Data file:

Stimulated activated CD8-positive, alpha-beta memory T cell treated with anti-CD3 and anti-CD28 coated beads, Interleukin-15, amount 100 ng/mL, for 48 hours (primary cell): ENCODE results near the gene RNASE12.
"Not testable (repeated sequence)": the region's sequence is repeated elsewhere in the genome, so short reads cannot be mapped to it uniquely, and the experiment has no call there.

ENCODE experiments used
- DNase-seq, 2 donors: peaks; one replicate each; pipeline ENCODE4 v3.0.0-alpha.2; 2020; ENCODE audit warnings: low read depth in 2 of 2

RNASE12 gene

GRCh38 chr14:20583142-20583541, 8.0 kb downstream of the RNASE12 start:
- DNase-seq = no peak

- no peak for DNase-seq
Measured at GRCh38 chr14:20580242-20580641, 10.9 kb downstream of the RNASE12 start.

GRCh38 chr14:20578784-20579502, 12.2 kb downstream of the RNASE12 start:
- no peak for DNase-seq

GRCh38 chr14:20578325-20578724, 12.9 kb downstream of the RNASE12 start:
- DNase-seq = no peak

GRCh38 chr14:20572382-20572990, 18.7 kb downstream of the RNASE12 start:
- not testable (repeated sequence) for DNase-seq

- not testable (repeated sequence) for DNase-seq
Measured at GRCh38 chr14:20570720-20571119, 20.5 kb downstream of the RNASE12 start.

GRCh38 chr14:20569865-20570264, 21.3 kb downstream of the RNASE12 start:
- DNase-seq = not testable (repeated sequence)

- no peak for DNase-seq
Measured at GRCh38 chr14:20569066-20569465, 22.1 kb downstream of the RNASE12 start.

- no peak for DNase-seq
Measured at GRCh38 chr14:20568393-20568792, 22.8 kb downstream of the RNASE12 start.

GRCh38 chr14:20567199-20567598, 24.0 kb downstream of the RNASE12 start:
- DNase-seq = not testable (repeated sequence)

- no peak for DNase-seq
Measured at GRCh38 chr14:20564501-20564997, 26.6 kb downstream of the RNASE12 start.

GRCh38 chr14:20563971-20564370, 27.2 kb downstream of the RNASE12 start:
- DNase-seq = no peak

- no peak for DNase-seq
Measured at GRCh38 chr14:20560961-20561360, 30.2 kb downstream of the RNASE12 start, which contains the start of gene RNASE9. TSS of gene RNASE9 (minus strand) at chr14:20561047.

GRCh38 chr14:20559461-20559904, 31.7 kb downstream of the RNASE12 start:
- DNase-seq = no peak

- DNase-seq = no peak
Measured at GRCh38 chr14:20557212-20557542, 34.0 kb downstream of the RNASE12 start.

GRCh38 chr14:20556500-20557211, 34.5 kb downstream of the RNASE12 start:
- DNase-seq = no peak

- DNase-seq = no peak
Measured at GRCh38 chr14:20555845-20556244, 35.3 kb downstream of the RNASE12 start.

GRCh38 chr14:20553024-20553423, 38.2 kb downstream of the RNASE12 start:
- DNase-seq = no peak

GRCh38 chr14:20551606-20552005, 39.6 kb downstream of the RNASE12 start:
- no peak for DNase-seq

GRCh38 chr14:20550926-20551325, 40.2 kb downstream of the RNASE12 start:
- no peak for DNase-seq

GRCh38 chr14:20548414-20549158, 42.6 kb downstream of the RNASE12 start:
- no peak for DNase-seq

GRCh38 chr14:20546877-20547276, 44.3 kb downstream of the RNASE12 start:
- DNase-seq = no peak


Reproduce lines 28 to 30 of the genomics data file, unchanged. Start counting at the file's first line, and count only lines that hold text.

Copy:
GRCh38 chr14:20563971-20564370, 27.2 kb downstream of the RNASE12 start:
- DNase-seq = no peak

- no peak for DNase-seq